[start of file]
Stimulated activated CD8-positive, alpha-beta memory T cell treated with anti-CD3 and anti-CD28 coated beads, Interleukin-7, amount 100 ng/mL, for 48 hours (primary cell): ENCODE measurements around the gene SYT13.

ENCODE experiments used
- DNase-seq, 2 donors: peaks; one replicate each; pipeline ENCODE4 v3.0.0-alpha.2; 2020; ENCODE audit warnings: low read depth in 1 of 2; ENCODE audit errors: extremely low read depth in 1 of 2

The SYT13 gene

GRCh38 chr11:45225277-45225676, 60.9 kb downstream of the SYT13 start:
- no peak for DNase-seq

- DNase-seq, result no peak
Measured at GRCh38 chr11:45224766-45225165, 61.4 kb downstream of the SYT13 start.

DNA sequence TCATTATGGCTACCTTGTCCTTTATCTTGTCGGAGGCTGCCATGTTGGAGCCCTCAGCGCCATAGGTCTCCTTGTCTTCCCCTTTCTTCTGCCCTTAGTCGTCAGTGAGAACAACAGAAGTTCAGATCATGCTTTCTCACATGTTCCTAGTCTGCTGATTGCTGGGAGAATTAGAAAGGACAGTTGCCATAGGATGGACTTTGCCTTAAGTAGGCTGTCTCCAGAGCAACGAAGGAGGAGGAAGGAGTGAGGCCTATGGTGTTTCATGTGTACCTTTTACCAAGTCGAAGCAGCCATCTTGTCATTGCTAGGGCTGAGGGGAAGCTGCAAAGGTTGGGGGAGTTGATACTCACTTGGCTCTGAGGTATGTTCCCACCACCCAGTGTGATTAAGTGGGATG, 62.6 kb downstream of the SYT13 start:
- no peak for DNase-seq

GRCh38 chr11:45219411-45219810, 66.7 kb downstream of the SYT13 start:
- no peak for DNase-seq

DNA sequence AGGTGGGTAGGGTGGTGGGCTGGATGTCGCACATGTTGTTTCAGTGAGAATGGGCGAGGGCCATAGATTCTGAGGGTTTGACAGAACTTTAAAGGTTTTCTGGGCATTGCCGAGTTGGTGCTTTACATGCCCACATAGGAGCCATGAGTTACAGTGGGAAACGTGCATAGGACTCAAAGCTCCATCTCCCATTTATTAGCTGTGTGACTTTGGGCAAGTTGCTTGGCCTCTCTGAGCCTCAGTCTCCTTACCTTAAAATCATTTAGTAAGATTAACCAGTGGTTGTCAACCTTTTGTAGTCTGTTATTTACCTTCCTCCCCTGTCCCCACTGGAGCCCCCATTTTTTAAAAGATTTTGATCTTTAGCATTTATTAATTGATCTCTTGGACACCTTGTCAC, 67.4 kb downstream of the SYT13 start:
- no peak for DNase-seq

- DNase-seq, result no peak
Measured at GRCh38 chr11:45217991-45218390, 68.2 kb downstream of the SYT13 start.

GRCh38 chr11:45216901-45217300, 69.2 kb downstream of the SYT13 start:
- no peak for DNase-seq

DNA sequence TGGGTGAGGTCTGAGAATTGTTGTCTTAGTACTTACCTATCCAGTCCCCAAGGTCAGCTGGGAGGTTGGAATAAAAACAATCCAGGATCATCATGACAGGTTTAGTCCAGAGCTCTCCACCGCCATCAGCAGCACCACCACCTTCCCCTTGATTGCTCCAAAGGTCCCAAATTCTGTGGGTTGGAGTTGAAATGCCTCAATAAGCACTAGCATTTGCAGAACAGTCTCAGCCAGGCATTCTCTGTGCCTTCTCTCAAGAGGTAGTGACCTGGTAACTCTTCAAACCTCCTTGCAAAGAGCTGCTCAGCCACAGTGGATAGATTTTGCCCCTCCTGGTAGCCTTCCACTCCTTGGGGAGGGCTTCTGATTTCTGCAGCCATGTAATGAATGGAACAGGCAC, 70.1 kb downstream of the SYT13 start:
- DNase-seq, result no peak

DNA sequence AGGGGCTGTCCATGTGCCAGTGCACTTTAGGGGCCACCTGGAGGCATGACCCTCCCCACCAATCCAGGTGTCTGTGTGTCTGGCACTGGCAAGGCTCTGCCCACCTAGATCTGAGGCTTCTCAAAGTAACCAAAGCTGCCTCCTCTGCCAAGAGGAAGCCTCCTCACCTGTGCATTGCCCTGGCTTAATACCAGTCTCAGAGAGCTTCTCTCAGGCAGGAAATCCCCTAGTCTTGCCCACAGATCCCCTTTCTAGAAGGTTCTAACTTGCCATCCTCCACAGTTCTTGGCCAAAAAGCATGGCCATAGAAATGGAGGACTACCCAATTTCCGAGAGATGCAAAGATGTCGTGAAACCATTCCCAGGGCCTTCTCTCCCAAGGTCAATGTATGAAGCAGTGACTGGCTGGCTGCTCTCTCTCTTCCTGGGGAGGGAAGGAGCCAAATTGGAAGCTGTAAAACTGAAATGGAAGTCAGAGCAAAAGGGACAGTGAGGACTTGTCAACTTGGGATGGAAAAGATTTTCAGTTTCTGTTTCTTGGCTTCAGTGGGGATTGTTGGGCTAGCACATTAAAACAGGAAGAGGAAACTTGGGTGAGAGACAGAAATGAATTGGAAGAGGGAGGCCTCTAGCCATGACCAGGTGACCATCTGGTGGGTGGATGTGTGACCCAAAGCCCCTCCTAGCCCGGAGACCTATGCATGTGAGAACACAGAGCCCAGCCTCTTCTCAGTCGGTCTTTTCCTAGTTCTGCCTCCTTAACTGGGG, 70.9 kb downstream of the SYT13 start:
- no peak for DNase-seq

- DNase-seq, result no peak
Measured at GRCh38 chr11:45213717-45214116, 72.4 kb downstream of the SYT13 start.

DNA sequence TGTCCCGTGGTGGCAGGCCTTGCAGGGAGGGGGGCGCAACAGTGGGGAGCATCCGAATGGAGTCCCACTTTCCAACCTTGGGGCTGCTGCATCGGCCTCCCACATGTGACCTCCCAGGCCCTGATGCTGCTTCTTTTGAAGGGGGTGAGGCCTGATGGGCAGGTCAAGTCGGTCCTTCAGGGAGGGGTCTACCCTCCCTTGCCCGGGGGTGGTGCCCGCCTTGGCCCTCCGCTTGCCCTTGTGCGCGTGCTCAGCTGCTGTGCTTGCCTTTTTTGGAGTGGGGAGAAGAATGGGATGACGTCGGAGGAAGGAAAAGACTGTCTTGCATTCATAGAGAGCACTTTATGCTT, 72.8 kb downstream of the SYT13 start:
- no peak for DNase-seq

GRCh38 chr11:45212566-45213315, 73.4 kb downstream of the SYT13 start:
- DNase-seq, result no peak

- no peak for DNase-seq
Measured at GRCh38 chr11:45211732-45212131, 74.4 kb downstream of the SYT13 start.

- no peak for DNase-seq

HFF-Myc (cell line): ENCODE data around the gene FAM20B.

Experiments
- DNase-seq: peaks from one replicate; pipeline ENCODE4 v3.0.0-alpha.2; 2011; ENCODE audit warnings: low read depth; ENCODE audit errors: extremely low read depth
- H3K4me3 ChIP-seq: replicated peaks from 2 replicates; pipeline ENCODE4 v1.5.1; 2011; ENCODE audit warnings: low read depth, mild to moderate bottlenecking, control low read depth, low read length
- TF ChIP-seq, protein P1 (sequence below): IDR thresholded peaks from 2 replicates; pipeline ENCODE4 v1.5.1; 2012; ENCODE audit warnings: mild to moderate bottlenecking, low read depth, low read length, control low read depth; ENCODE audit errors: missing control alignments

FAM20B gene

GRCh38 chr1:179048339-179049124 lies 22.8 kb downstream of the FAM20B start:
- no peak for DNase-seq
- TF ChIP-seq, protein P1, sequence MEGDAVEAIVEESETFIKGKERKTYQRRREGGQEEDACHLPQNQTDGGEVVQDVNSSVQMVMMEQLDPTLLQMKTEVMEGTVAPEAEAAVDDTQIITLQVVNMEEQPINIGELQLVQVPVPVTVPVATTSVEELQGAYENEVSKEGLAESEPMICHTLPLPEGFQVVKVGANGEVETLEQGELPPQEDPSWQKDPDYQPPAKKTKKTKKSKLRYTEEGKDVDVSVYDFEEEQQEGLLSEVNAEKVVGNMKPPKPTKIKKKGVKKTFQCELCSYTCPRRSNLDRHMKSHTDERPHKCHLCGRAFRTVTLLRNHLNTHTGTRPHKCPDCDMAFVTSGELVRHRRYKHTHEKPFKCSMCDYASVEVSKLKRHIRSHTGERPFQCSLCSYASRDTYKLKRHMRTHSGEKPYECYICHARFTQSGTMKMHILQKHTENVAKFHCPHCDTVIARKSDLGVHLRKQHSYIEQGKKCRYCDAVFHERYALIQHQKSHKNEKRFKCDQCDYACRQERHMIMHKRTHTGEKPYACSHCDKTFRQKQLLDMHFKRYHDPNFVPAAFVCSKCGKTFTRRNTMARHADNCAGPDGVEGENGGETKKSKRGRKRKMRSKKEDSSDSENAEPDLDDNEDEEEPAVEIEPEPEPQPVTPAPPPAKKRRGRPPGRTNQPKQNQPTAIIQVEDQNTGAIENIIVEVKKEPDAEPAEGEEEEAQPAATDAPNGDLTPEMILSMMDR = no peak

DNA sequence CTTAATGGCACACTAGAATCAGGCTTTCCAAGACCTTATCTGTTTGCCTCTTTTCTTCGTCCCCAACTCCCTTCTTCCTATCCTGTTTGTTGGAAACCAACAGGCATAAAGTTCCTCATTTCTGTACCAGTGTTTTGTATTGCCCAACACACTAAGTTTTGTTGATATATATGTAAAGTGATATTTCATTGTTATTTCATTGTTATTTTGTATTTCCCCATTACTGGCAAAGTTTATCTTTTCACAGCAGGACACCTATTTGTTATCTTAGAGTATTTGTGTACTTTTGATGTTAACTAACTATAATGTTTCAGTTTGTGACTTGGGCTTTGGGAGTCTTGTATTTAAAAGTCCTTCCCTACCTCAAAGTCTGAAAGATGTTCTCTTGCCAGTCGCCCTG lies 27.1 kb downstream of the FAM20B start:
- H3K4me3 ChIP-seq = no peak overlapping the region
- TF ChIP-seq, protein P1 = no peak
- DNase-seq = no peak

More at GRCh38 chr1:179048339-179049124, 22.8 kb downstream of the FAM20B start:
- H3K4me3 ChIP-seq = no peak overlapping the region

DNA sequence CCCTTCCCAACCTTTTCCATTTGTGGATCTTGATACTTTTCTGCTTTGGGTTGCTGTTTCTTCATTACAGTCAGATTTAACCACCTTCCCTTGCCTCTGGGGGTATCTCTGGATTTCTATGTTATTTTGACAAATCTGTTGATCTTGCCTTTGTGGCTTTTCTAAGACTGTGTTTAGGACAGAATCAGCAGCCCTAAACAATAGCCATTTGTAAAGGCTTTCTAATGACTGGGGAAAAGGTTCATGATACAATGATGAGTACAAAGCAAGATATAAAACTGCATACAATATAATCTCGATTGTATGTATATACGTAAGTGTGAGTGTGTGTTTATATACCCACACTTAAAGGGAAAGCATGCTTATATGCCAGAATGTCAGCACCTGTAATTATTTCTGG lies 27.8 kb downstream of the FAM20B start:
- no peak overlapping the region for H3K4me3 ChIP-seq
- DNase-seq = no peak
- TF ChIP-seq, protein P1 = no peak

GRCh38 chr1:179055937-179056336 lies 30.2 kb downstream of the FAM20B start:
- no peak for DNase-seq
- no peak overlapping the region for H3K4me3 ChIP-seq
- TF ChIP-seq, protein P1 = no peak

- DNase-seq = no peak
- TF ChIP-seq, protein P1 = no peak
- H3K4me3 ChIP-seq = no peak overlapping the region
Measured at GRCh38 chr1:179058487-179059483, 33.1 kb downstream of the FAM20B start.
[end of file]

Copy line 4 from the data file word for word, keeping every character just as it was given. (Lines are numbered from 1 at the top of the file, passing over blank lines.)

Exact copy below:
The SYT13 gene